After over 25 years, we finally have a clear-cut timeline, and some very basic facts laid out: There are three Triforce pieces, several heroes, several princesses, and a monstrous succession of villains bred by hatred. But for every question each new game answers about the series’ lore, more questions arise. How does this world work? What is its history really like? How much of what we see in each Zelda game can we trust, when the series is mired in apparent contradictions that only sort themselves out through a convoluted timeline?
Compare to The Elder Scrolls, with its lore that rivals that of Middle-Earth in its clarity and richness. Its political factions constantly vying for power, its supernatural elements played against a fairly realistic world in both aesthetic design and complexity. Compare to Halo, a series in a much less story-driven genre, which nonetheless boasts several books and a cohesive backstory to its faceless main character. There are countless game franchises that develop their backstories in a linear way, reminiscent of (and sometimes similar to) that of books, movies, or television shows.
The Legend of Zelda is different. At face value, its looks like high fantasy, with its large cast of characters and its rich history. But it plays out more like a fairy tale, and people both familiar and unfamiliar with the series could probably point out the framework of most Zelda stories. There’s always a villain — if not Ganon, then an analog for Ganon. The villain is often trying to seize some relic, usually the Triforce. The princess is often, but not always, kidnapped or put in some kind of peril at some point in the story. Link, of course, fulfills his role as the hero and saves the day.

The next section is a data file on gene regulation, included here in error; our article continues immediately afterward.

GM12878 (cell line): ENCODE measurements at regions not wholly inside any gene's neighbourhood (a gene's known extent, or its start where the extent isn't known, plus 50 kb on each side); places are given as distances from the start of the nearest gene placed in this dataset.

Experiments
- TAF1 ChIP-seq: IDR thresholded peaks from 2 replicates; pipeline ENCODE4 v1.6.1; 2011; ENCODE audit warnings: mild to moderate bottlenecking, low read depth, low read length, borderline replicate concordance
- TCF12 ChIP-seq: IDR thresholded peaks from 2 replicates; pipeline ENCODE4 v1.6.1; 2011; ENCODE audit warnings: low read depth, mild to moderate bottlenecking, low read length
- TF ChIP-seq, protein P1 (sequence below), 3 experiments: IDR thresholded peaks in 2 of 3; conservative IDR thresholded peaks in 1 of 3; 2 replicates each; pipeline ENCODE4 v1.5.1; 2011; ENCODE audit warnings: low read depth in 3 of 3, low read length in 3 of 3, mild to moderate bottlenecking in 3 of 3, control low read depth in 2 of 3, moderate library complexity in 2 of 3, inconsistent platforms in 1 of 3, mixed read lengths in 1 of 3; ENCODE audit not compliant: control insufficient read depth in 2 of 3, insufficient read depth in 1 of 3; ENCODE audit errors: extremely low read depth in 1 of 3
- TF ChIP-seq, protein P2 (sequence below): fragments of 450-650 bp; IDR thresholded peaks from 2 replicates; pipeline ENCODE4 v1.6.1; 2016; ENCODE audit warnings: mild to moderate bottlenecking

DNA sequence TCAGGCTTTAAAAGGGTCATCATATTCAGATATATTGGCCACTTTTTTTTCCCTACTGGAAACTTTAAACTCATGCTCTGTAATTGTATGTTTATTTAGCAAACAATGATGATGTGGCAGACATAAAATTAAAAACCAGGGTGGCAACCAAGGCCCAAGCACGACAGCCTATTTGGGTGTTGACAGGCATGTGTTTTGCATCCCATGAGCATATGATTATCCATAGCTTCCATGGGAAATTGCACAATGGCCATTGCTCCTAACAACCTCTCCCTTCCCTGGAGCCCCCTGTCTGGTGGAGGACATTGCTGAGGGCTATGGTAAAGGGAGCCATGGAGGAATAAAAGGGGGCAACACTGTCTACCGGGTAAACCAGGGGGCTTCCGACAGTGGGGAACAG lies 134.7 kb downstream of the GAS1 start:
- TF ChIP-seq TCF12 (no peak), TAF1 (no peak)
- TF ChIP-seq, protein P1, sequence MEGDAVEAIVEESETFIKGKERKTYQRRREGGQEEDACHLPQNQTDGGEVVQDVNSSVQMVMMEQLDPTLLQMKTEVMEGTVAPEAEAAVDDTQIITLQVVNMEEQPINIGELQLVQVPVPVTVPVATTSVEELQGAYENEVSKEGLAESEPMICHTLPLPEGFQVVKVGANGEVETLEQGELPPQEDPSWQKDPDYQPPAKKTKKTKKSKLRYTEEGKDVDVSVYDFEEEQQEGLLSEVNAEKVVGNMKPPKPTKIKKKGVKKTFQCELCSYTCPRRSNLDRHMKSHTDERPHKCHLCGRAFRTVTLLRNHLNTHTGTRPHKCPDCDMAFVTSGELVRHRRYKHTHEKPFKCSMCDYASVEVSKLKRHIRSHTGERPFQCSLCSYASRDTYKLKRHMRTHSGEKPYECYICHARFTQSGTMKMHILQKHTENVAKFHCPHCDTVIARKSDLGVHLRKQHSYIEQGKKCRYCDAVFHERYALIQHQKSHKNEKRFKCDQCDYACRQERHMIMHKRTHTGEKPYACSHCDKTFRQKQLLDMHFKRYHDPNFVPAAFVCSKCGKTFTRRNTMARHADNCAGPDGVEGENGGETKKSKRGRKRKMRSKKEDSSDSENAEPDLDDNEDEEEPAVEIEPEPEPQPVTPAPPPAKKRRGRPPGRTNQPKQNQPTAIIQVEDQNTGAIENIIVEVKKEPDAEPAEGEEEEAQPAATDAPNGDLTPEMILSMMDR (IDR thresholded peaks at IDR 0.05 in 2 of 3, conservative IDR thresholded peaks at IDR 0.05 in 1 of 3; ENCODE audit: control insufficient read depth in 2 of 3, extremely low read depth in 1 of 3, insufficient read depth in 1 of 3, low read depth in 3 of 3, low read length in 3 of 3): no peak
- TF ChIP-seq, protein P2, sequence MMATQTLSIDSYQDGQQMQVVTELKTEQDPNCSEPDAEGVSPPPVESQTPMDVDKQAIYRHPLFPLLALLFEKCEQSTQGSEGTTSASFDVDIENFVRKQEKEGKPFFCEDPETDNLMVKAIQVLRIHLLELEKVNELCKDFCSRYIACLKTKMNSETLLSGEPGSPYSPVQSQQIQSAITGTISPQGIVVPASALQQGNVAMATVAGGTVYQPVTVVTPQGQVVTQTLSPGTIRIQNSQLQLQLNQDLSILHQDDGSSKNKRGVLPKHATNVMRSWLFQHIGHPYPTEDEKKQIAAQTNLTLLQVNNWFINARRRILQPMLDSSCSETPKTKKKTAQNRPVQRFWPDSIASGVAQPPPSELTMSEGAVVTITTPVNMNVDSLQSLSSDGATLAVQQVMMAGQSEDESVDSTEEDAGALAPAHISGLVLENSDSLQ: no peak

If Zelda is a high fantasy series in the tradition of Lord of the Rings, how does this repeating story make any kind of sense? Furthermore, why are the different iterations of Hyrule so dramatically different in terms of geography?
Hey guys, new mailbag! This one’s got an extra large number of viewer opinion questions, where I want to hear what you guys would say more than usual. There’s four of those. The rest, as usual, cover a wide variety of topics in the series, although again we have a particularly large number of future Zelda questions and just general design questions. There’s 13 questions in all. Enjoy! You can watch the video here or check out the embed after the jump.
Questions and timestamps:
(00:19) – What is the hardest Zelda game in your opinion?
(01:10) – What is your favorite Ocarina song in Ocarina of Time?
(01:53) – What is your favorite sidequest from any Zelda game?
(02:48) – Which style of Zelda do you like better? Cartoony The Wind Waker or realistic Twilight Princess?
(04:00) – Would you like to see a Zelda span over a long period of time, where Link gets taller?
(04:25) – What do you think about getting to choose your weapon at the beginning of the game?
(04:52) – Do you think the developers would be willing to change the story and make it more sophisticated?
(06:12) – Do you think in the future Nintendo will make a game based around the Goddesses or the culture of Hyrule?